Role of Attitude Toward Brand Advertising on Consumer Perception of a Brand Extension

Jung S. Lee, Towson State University
ABSTRACT - This paper reports findings from an experiment that investigates the role of consumers' attitude toward the brand advertising (Aad) on the accessibility and perceived appropriateness of the brand attributes in their perception of a brand extension. The effect is examined either for a comparable extension (sneakers from denim clothing) or for a moderately noncomparable extension (perfume/cologne from denim clothing). Findings suggest that positive Aad significantly increases both the accessiblity and the perceived appropriateness of the brand attributes. The effect on the accessibility of the brand attributes is observed in a similar pattern for both comparable and moderately noncomparable extensions. The effect on the perceived appropriateness of the brand attributes occurs more consistently for a moderately noncomparable extension than for a comparable extension. Additional analysis indicates that Aad strongly influences consumers' overall attitude toward a brand extension, with the effect being greater for a moderately noncomparable extension than for a comparable extension.
[ to cite ]:
Jung S. Lee (1995) ,"Role of Attitude Toward Brand Advertising on Consumer Perception of a Brand Extension", in NA - Advances in Consumer Research Volume 22, eds. Frank R. Kardes and Mita Sujan, Provo, UT : Association for Consumer Research.

Advances in Consumer Research Volume 22, 1995      Pages 116-122

ROLE OF ATTITUDE TOWARD BRAND ADVERTISING ON CONSUMER PERCEPTION OF A BRAND EXTENSION

Jung S. Lee, Towson State University

ABSTRACT -

This paper reports findings from an experiment that investigates the role of consumers' attitude toward the brand advertising (Aad) on the accessibility and perceived appropriateness of the brand attributes in their perception of a brand extension. The effect is examined either for a comparable extension (sneakers from denim clothing) or for a moderately noncomparable extension (perfume/cologne from denim clothing). Findings suggest that positive Aad significantly increases both the accessiblity and the perceived appropriateness of the brand attributes. The effect on the accessibility of the brand attributes is observed in a similar pattern for both comparable and moderately noncomparable extensions. The effect on the perceived appropriateness of the brand attributes occurs more consistently for a moderately noncomparable extension than for a comparable extension. Additional analysis indicates that Aad strongly influences consumers' overall attitude toward a brand extension, with the effect being greater for a moderately noncomparable extension than for a comparable extension.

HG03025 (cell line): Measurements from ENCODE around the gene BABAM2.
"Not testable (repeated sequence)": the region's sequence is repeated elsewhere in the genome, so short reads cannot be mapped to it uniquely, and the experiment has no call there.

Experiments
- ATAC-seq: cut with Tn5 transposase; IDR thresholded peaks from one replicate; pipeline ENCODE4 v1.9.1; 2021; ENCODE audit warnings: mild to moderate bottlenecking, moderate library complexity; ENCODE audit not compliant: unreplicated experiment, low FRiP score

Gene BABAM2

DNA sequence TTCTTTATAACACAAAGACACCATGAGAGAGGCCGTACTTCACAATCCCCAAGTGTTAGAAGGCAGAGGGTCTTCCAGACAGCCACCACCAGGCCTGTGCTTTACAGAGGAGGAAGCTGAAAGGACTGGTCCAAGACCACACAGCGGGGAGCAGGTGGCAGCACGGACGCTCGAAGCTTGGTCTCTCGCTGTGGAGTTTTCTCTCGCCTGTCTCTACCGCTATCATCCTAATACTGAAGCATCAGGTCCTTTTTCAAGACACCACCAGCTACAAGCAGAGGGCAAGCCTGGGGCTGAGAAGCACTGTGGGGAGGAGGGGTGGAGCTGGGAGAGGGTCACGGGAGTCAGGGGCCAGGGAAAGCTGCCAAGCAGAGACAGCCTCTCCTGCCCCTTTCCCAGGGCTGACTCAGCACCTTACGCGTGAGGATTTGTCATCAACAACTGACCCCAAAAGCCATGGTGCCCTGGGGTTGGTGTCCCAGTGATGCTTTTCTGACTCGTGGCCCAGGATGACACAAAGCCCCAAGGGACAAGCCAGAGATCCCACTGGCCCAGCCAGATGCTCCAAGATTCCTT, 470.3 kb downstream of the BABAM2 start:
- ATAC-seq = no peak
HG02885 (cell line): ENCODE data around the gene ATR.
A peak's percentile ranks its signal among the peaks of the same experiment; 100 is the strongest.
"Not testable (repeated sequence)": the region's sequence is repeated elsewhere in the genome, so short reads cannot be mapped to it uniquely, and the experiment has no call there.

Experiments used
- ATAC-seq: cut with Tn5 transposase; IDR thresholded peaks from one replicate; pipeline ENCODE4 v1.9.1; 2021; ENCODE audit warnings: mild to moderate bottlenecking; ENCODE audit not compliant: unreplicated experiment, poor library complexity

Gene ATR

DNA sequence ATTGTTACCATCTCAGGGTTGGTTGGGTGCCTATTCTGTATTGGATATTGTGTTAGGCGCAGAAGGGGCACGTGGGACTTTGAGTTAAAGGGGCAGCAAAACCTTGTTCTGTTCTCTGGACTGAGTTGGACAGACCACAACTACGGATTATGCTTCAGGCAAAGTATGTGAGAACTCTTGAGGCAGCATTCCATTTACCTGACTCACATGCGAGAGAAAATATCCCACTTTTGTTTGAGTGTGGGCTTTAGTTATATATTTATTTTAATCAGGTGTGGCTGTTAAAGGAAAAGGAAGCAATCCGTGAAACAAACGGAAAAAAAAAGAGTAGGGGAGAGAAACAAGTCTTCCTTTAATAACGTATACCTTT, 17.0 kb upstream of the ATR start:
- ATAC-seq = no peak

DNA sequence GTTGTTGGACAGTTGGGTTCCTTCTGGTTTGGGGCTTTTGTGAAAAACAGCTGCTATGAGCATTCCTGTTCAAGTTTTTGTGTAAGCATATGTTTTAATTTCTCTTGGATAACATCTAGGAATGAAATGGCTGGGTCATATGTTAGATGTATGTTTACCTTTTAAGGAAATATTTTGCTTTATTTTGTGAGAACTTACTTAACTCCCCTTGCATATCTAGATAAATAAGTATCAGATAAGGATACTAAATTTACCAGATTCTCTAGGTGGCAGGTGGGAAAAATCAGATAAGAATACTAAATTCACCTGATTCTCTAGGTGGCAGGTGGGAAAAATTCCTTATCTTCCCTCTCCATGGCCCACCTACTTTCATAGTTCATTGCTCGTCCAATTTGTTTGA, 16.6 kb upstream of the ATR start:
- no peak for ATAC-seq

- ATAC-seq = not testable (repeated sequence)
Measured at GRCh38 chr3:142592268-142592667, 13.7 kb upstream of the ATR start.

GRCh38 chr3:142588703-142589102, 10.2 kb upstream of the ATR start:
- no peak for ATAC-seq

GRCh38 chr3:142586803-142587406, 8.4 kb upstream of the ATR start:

INTRODUCTION

The purpose of this paper is to investigate the role of consumers' attitude toward the brand advertising on the way they relate a brand extension to the brand. Although the role of brand concept or brand attitude on consumer perception of a brand extension has been actively pursued during the past several years, few studies have investigated the impact of brand advertising on the process. Brand attitude and brand concept are relatively stable, yet they are affected by the current marketing communication environment. Consumers' response to brand advertising is likely to have a significant influence on their attitude toward the brand and the brand-salient concepts at the time of a brand extension, which, in turn, would influence their perception of the brand extension. Furthermore, it may have a direct effect, in addition to its mediated effect through the brand, to their perception of a brand extension.

It is reasonable to think that marketers try a brand extension instead of introducing a new brand, if they believe that consumers will relate a brand extension to their existing positive attitude and image of the brand. For example, the marketer of Ivory shampoo would hope that consumers who like Ivory soap would also like Ivory shampoo and associate it with the 'pureness' of Ivory soap. Thus, in general, the more consumers can associate a brand extension to the existing brand, the better it is.

Among different ways consumers relate a brand extension to the brand, the amount of brand attributes that become accessible when they think of a brand extension, and the degree to which those attributes are perceived to be appropriate for a brand extension are of special interest in this study. This is because they seem to represent two distinctively different ways consumers relate a brand extension to the existing brand.